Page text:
Low-dose calcium supplements can effectively slow bone loss in peri- and postmenopausal Asian women

One out of 3 Indian females suffers from osteoporosis, making India one of the most affected countries in the world, according to the International Osteoporosis Foundation. Additionally, in most Western countries, the peak incidence of osteoporosis occurs at about 70 to 80 years of age; in India, it occurs 10 to 20 years earlier, at about 50 to 60 years of age.

To prevent osteopenia—the precursor to osteoporosis—in older adults with a low calcium intake, calcium supplements of 1,200 mg/day have been recommended. However, the[s2If !is_user_logged_in()]…

[/s2If][s2If is_user_logged_in()] safety of calcium supplements has been debated lately in the clinical literature; recent studies have shown that standard-dose calcium supplements (eg, 1,000 mg/day) may accelerate vascular calcification, a risk factor for myocardial infarction.

Key Point: One out of 3 Indian females suffers from osteoporosis, making India one of the most affected countries in the world. Recent studies have shown that standard-dose calcium supplements (eg, 1,000 mg/day) may have a detrimental effect on the cardiovascular system. This study demonstrated that lower-dose calcium supplements—250 mg/day and 500 mg/day— favorably affected spinal BMD changes. More studies are needed regarding long-term effects.

A recently published study conducted in Japan evaluated whether lower-dose calcium supplements—250 mg/day and 500 mg/day— would favorably affect bone metabolism, which would in turn prevent bone loss, with a minimal effect on the cardiovascular system. The study was a randomized, double-blind, placebo-controlled trial conducted over 2 years that included healthy women aged 50 to 75 years.

Baseline medical examinations of the study participants were conducted in November 2009 and data were recorded. Participants were then randomly assigned to 3 groups: 500 mg calcium, 250 mg calcium, or placebo, to be taken daily with meals. Baseline characteristics were comparable between the 3 groups. Follow-up examinations were conducted in November 2009 and 2010, using the same procedures as the baseline exam. Compliance was determined by counting the leftover tablets. Medical examinations assessed bone mineral density (BMD) of the lumbar spine and femoral neck.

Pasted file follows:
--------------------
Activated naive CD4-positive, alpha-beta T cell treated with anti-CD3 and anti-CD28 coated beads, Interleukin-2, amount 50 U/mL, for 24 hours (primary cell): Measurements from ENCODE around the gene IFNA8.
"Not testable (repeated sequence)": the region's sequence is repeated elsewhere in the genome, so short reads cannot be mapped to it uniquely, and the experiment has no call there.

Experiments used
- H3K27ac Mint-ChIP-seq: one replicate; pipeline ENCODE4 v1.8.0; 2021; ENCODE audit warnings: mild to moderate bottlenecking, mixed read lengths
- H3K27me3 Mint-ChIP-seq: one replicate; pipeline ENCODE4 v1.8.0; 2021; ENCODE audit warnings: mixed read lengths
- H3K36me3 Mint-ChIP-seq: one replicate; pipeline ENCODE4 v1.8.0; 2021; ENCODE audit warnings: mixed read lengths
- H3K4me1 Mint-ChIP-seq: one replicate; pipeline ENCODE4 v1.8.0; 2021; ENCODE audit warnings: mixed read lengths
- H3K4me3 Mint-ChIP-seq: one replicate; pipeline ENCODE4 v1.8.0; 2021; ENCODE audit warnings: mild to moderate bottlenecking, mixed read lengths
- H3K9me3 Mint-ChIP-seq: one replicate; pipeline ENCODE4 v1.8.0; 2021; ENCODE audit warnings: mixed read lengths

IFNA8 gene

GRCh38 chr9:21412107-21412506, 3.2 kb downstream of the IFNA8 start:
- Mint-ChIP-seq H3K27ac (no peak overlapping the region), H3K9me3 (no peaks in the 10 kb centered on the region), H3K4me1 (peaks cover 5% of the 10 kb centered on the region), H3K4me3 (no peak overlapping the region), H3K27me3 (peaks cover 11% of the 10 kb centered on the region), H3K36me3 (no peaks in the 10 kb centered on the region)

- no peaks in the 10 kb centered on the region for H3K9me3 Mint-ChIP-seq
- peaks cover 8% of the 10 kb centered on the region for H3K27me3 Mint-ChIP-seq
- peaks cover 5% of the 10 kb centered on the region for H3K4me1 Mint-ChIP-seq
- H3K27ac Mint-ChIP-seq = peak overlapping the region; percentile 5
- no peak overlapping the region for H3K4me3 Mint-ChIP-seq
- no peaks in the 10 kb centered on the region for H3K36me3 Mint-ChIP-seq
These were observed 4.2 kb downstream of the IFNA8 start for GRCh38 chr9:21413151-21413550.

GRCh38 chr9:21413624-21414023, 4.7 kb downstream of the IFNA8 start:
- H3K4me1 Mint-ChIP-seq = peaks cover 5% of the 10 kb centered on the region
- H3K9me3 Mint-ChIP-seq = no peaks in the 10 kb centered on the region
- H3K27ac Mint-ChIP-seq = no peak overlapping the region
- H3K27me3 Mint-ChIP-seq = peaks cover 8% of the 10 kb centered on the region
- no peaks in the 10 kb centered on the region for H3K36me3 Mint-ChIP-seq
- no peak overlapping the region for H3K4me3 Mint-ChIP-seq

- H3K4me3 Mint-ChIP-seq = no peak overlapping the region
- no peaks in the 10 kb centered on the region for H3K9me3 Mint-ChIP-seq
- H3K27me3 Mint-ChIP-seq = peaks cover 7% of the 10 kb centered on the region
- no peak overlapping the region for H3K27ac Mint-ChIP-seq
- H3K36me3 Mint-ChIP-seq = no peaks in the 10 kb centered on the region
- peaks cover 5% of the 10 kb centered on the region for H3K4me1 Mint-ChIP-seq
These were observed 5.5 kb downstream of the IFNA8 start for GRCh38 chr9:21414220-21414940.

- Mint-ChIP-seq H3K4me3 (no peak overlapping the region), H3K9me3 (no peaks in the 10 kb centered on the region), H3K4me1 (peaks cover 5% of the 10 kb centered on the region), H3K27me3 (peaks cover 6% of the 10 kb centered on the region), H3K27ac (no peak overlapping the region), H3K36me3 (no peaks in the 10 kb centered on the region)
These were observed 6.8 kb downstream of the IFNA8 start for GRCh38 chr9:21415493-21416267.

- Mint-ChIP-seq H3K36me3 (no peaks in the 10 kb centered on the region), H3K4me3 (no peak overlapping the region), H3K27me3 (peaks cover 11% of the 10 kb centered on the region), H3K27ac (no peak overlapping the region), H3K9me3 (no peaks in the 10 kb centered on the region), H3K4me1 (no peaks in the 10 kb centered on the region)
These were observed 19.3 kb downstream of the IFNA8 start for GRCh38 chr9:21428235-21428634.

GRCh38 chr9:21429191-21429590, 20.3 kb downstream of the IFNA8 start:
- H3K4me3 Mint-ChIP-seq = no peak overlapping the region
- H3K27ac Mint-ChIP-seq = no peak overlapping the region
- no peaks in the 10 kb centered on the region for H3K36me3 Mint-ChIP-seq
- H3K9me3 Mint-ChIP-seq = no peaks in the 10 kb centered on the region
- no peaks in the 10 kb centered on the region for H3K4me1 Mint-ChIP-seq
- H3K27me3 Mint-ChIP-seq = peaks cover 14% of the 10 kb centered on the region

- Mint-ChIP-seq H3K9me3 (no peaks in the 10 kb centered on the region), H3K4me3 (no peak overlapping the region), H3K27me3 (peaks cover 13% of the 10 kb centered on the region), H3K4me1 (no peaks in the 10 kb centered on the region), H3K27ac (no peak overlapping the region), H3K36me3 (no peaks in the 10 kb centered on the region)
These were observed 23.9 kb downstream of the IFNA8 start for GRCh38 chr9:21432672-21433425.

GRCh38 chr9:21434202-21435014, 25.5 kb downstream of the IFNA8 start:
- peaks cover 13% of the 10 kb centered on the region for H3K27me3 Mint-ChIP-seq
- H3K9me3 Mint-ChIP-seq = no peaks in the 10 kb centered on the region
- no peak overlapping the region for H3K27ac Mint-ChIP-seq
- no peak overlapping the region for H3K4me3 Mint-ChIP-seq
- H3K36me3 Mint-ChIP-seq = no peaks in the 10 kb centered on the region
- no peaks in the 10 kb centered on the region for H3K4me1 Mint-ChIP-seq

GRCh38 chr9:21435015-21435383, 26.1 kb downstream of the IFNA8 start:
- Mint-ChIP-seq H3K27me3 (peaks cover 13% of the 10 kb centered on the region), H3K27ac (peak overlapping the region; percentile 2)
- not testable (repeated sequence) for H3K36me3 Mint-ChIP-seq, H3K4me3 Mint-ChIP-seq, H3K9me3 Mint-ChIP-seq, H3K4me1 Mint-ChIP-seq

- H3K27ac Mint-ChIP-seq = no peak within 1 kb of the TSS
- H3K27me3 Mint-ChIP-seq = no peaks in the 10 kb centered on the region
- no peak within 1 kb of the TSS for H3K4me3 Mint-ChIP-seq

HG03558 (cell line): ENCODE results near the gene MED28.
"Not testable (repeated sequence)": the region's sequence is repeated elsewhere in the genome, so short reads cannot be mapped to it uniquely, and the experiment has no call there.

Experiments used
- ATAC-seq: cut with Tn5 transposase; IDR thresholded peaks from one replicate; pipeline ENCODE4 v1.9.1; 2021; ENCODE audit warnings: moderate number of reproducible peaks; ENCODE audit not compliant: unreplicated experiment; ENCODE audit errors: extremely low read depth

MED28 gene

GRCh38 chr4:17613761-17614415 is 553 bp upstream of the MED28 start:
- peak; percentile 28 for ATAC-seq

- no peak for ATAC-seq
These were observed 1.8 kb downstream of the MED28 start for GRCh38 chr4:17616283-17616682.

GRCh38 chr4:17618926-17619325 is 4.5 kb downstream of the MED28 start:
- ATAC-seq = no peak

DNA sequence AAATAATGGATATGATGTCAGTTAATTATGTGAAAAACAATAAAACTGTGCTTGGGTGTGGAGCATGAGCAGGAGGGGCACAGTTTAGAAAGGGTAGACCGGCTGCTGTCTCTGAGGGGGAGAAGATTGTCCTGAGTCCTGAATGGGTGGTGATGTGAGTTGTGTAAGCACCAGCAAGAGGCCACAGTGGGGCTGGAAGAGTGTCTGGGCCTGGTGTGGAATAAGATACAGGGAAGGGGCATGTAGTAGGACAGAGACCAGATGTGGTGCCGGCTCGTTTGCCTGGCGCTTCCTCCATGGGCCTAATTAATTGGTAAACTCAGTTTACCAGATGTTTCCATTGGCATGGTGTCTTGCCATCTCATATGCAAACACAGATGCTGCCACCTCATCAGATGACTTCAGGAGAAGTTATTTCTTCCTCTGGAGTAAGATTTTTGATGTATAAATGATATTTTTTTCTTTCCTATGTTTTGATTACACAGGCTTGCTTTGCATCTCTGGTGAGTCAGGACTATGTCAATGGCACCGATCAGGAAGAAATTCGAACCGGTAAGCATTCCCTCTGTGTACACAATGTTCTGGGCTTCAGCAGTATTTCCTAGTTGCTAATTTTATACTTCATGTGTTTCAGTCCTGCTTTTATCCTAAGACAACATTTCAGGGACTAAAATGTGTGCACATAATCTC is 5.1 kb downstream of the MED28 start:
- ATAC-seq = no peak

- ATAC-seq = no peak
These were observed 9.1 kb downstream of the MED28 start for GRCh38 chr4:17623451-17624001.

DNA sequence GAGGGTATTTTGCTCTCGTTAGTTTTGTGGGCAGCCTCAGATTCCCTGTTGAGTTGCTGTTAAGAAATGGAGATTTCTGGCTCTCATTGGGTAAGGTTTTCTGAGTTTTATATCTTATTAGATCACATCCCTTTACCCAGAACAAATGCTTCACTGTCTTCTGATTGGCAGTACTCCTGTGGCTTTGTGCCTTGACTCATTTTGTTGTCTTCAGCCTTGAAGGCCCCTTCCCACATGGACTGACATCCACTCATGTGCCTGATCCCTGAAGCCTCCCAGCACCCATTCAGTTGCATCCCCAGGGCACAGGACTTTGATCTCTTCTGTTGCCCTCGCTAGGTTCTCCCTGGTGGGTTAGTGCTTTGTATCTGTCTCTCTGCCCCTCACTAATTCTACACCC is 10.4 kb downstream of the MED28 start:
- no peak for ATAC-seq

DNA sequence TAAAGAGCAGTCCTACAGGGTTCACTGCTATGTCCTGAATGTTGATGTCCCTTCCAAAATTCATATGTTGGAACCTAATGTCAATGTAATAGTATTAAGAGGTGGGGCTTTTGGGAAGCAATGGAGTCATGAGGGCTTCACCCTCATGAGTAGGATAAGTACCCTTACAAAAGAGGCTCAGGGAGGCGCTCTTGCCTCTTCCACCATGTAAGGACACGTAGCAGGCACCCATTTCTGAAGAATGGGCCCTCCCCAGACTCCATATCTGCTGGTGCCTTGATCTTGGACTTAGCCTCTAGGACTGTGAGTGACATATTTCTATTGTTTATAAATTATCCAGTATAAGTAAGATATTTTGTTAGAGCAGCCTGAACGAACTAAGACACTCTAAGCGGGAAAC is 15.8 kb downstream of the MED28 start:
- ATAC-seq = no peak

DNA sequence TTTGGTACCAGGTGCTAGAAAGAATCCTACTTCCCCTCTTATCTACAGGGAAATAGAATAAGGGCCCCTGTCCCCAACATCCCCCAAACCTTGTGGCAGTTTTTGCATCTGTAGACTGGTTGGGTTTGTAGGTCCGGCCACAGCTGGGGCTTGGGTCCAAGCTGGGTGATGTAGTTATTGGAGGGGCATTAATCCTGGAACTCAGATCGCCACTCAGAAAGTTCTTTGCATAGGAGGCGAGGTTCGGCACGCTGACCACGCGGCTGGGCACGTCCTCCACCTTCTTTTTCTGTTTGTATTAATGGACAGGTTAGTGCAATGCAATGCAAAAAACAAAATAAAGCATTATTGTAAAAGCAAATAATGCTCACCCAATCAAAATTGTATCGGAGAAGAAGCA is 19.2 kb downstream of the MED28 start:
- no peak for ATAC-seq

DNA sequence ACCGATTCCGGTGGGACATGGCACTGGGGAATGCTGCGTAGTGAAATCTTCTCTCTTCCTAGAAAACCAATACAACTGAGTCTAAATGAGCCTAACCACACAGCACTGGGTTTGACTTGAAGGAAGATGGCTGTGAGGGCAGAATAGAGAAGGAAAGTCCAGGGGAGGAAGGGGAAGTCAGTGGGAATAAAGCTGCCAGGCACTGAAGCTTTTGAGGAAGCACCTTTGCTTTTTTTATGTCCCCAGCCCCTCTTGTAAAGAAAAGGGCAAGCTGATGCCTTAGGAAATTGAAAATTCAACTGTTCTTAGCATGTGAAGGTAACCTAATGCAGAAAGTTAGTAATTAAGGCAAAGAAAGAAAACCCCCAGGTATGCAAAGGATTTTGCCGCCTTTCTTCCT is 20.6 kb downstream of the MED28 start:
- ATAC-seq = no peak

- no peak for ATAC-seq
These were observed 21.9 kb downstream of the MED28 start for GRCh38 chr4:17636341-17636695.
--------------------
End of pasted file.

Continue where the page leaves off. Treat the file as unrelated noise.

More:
Of the 450 women in the study, 418 underwent the follow-up examinations: 500 mg/day (n=142), 250 mg/day (n=139), or placebo (n=137). The average compliance rate was 83.4% for the 500 mg/day group, 84.6% for the 250 mg/day group, and 86.8% for the placebo group.

Spinal BMD changes over 2 years were -0.029 g/cm2 (-3.0%) for the 500 mg/d calcium supplement group, -0.034 g/cm2 (-3.7%) for the 250 mg/d calcium supplement group, and -0.040 g/cm2 (-4.2%) for the placebo group. Changes in femoral neck BMD over 2 years were -0.028 g/cm2 (-3.9%) for the 500 mg/d calcium supplement group, -0.037 g/cm2 (-5.3%) for the 250 mg/d calcium supplement group, and -0.034 g/cm2 (-4.7%) for the placebo group.

The concentration of serum calcium increased over 2 years in the 500 mg/day and 250 mg/day calcium supplement groups compared with the placebo group.

Thirty-two of the original 450 women did not undergo follow-up examinations for various reasons: 9 reported diseases or poor health; 15 cited personal reasons; 8 did not report a reason. A total of 20 of the original 450 women stopped taking the tablets due to disease or poor health: 5 had gastrointestinal symptoms; 2 had constipation; 3 had cancer; 2 experienced a rash; and 8 had other health issues.

The present study had some limitations. Long-term (>2 years) effects are unknown and should be investigated in future studies.

Sources: Nakamura K, Saito T, Kobayashi R, et al. Effect of low-dose calcium supplements on bone loss in peri- and postmenopausal Asian women: A randomized controlled trial. J Bone Miner Res. May 31, 2012 [epublication ahead of print].

International Osteoporosis Foundation Web site. Osteoporosis Fact Sheet. Available at: http://www.dolcera.com/wiki/images/Osteoporosis_factsheet.pdf.

Access the original journal information here:
http://www.ncbi.nlm.nih.gov/pubmed/22653713
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